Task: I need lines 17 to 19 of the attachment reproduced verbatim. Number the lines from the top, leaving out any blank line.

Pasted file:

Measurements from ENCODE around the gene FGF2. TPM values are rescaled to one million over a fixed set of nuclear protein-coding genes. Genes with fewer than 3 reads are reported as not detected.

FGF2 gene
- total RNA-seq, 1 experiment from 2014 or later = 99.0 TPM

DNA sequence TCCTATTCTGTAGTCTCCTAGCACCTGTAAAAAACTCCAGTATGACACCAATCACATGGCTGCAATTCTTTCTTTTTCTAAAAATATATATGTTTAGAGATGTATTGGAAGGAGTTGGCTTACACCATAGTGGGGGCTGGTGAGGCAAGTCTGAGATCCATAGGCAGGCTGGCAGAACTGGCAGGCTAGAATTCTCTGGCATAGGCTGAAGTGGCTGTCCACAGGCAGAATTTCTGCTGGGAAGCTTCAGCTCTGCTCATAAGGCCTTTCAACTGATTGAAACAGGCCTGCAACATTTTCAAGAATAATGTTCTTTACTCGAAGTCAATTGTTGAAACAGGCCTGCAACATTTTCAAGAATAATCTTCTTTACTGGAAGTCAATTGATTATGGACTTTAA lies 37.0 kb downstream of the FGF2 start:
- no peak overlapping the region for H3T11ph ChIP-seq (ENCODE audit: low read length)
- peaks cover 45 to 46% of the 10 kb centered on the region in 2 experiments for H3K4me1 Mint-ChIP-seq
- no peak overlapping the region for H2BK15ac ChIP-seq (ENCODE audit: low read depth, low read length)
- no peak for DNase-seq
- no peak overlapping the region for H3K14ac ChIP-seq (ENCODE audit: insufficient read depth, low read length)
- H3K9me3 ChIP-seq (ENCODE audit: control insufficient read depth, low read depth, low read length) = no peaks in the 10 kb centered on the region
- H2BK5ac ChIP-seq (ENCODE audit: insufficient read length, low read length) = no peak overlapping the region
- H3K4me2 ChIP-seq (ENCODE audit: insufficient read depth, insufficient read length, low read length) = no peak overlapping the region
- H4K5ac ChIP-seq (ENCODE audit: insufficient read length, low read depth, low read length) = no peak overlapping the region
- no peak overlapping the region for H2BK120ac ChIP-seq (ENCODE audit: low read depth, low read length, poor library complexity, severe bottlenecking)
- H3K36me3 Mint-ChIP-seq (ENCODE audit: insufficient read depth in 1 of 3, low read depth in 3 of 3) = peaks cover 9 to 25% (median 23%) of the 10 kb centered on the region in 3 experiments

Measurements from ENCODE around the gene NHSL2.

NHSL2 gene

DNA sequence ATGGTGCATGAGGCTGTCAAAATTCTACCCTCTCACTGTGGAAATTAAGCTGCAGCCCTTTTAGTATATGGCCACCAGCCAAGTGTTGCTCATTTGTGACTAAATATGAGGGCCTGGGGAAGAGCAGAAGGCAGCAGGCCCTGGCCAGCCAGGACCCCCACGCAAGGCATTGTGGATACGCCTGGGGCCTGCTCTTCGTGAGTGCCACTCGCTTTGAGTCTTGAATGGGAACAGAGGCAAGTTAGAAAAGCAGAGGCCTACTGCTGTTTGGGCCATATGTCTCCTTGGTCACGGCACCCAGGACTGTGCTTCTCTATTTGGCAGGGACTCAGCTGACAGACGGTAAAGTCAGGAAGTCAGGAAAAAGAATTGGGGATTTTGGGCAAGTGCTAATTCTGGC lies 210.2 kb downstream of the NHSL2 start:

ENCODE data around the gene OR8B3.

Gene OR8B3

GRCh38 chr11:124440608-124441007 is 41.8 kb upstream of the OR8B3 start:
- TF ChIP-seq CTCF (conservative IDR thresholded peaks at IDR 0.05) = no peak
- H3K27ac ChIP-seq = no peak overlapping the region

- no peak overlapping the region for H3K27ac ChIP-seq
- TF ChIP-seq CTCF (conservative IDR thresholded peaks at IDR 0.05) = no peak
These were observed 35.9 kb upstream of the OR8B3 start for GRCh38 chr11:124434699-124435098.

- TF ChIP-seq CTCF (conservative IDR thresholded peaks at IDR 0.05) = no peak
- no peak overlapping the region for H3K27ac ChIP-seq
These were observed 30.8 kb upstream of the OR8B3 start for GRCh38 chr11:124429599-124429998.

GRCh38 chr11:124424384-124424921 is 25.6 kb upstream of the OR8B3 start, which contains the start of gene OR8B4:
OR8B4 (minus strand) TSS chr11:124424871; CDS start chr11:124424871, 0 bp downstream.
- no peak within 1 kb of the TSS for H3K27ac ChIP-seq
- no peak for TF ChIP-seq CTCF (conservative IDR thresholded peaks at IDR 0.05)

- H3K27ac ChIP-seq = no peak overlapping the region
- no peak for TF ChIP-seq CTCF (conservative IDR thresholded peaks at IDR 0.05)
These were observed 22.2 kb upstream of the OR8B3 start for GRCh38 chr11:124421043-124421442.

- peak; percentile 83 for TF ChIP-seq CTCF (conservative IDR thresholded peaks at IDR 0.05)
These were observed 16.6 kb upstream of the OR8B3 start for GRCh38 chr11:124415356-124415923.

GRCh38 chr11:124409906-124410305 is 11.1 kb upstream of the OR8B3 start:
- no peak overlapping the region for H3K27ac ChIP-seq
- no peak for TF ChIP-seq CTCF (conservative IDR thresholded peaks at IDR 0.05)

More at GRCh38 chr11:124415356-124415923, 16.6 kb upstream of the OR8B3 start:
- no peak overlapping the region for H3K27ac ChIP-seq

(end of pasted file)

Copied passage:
NHSL2 gene

DNA sequence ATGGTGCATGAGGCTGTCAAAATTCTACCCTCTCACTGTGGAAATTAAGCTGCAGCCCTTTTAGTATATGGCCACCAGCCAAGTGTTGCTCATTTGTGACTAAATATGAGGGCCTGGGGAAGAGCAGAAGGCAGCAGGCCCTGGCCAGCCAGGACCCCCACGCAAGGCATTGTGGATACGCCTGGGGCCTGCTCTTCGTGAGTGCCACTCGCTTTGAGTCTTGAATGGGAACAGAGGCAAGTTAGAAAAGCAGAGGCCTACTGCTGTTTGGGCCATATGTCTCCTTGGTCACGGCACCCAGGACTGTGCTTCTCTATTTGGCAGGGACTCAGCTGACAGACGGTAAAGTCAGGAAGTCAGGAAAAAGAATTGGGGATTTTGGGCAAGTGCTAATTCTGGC lies 210.2 kb downstream of the NHSL2 start:

ENCODE data around the gene OR8B3.